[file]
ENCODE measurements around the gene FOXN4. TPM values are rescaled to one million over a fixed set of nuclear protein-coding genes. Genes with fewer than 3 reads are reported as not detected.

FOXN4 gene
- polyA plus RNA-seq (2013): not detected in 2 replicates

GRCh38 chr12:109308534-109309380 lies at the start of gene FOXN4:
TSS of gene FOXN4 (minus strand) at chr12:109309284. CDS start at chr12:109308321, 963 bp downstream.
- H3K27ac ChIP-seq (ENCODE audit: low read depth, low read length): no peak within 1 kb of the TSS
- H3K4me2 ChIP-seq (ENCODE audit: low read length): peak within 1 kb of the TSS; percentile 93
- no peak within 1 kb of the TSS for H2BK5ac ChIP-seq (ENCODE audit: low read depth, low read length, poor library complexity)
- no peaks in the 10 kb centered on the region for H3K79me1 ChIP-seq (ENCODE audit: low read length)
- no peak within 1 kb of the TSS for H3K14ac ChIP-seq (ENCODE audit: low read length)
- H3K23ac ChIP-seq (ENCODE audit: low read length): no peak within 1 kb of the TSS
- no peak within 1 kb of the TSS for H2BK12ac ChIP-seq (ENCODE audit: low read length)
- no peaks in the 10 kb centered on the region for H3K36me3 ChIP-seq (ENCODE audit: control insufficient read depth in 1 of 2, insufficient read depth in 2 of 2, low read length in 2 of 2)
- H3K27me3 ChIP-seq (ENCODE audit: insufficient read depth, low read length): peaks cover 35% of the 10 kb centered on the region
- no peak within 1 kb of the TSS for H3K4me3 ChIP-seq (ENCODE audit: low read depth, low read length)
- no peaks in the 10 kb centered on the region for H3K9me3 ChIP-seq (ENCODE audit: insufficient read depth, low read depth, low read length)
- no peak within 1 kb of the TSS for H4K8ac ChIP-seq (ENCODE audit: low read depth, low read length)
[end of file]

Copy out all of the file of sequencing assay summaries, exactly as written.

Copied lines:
ENCODE measurements around the gene FOXN4. TPM values are rescaled to one million over a fixed set of nuclear protein-coding genes. Genes with fewer than 3 reads are reported as not detected.

FOXN4 gene
- polyA plus RNA-seq (2013): not detected in 2 replicates

GRCh38 chr12:109308534-109309380 lies at the start of gene FOXN4:
TSS of gene FOXN4 (minus strand) at chr12:109309284. CDS start at chr12:109308321, 963 bp downstream.
- H3K27ac ChIP-seq (ENCODE audit: low read depth, low read length): no peak within 1 kb of the TSS
- H3K4me2 ChIP-seq (ENCODE audit: low read length): peak within 1 kb of the TSS; percentile 93
- no peak within 1 kb of the TSS for H2BK5ac ChIP-seq (ENCODE audit: low read depth, low read length, poor library complexity)
- no peaks in the 10 kb centered on the region for H3K79me1 ChIP-seq (ENCODE audit: low read length)
- no peak within 1 kb of the TSS for H3K14ac ChIP-seq (ENCODE audit: low read length)
- H3K23ac ChIP-seq (ENCODE audit: low read length): no peak within 1 kb of the TSS
- no peak within 1 kb of the TSS for H2BK12ac ChIP-seq (ENCODE audit: low read length)
- no peaks in the 10 kb centered on the region for H3K36me3 ChIP-seq (ENCODE audit: control insufficient read depth in 1 of 2, insufficient read depth in 2 of 2, low read length in 2 of 2)
- H3K27me3 ChIP-seq (ENCODE audit: insufficient read depth, low read length): peaks cover 35% of the 10 kb centered on the region
- no peak within 1 kb of the TSS for H3K4me3 ChIP-seq (ENCODE audit: low read depth, low read length)
- no peaks in the 10 kb centered on the region for H3K9me3 ChIP-seq (ENCODE audit: insufficient read depth, low read depth, low read length)
- no peak within 1 kb of the TSS for H4K8ac ChIP-seq (ENCODE audit: low read depth, low read length)